By 2007, Maryland became the first state to officially join the NPVIC. Today, 14 states are Compact members, representing 189 Electoral Votes. The organization’s stated goal is to recruit enough states to equal a majority of 270 EVs that will agree the respective members will deliver its Electors to the national popular vote winner regardless of how their own electorate votes.

However, the Maine House of Representatives, on a 76-66 vote, defeated legislation late last week to add their state to the growing NPVIC organization. And, Nevada Gov. Steve Sisolak (D), in a surprise move to some, vetoed the compact legislation that had reached his desk. Earlier in the Oregon legislative session, the state Senate passed its bill to join the compact and action is awaited in the House before the legislative session’s scheduled end on June 21.

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The 2020 Democratic Nomination
Will Look Much Different From 2016

By Jim Ellis

May 24, 2019 — As the Democratic presidential field swells to 24 candidates — with the first Democratic presidential forum on tap for late June in Miami, and the first votes being cast in Iowa now just over eight full months away — it’s a good time to review how different this presidential nomination contest will be from the 2016 version.

To review, Hillary Clinton won 34 primaries and caucuses in 2016 as compared to 23 for Sen. Bernie Sanders (I-VT). There are 57 sanctioned delegate voting entities in the Democratic nomination universe. The 57 are comprised of the 50 states, the District of Columbia and the five territories, and a Democrats Abroad category that combines all US citizens living in foreign countries who will still have voting privileges in US elections.

Clinton won 55.2 percent of the 2016 national Democratic popular vote versus Sen. Sanders’ 43.1 percent when combining the totals from all the primaries and caucuses. Though the Sanders Campaign called foul over the Super Delegate voting inflating Clinton’s delegate total, and actually turning six states’ first-ballot roll call from Sanders to Clinton and sending one more state into a tie, Clinton still carried the pledged, or elected delegate, count 2,205 to 1,846, translating to a 54.4 percent margin. When adding the Super Delegate and uncommitted delegate votes, she captured 58.3 percent of the convention total.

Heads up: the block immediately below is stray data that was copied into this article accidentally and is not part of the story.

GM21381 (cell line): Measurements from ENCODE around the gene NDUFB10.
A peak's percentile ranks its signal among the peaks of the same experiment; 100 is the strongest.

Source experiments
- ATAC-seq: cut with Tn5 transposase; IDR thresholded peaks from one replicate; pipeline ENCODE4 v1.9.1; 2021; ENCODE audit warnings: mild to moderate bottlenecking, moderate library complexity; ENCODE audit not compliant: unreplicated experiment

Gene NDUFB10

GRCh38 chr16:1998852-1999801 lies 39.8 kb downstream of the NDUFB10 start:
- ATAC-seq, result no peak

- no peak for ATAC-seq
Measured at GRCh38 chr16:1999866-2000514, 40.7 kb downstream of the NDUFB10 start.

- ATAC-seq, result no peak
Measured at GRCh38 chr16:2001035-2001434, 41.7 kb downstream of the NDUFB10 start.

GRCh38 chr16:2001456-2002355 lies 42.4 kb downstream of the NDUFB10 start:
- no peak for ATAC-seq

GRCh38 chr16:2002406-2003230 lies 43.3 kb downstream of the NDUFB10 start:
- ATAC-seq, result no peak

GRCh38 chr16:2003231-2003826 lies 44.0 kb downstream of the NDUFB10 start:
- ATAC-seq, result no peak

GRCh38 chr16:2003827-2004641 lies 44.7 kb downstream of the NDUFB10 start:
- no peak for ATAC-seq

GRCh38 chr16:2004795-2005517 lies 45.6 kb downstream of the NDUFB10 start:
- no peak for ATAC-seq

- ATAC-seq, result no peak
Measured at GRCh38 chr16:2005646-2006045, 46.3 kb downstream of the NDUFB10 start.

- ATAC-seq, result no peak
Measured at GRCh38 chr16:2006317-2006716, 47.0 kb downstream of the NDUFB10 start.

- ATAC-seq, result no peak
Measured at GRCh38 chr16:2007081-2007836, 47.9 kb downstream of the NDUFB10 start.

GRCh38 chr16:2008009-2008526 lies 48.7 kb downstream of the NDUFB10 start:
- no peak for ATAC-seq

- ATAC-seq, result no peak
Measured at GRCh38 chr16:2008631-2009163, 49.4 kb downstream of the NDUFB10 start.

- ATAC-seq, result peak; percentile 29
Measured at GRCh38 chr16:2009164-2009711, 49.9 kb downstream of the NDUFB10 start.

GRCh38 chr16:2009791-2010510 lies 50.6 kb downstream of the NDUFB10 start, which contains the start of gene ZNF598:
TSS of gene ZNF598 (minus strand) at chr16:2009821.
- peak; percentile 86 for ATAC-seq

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Weekly Political Synopsis,
Period Ending May 17, 2019

By Jim Ellis

PRESIDENT
• Gov. Steve Bullock: As has been expected for some time, Montana Gov. Steve Bullock (D) officially announced his presidential effort this week, becoming the 23rd Democratic candidate. Bullock made the argument that he will be an effective national candidate because he’s won two elections in a conservative state and has been able to earn legislative achievements, like Medicaid expansion, in negotiating with Republican leaders.

• Mayor Bill de Blasio: Following Gov. Bullock, New York City Mayor Bill de Blasio released an announcement video at the end of the week making him the 24th Democratic presidential candidate for the 2020 election cycle. His declaration centered around being the candidate for “working families,” and cited the $15 minimum wage, a free pre-K school program, a comprehensive healthcare program that especially covers mental health, and paid sick leave.

• Florida: Former Vice President Joe Biden continues to see strong polling numbers, with the latest data coming from Florida. The Tel Opinion Research organization is reporting its latest results (released May 8; 800 likely Florida Democratic primary voters) that show Biden pulling away from his Democratic opponents on an open-ended ballot test poll. An open-ended ballot test is one where the respondent is not given the candidates’ names. That approach tests for committed strength.
According to Tel Opinion, Biden leads Sen. Bernie Sanders (I-VT), 39-16 percent, with Sens. Elizabeth Warren (D-MA) and Kamala Harris (D-CA) each pulling only five percent support. South Bend (IN) Mayor Pete Buttigieg follows at three percent preference. All of the candidates scored well on the favorability index scale. Biden is viewed positively with an 81:13 percent ratio, where Sen. Sanders’ score is 68:23 percent.

SENATE
• Arizona: Phoenix-based pollster OH Predictive Insights released their latest data from their May 1-2 poll (600 likely Arizona voters) where they queried the respondent universe about the impending Senate race between appointed Sen. Martha McSally (R) and retired astronaut Mark Kelly (D). Though we are more than a year before Arizona’s 2020 late August primary, the chances are strong that the aforementioned will be their respective party standard bearers.
According to the OH poll results, the early race again earns toss-up status. The sample breaks 45-44 percent in Sen. McSally’s favor, which is virtually identical with the firm’s late February poll giving the incumbent a 46-44 percent edge.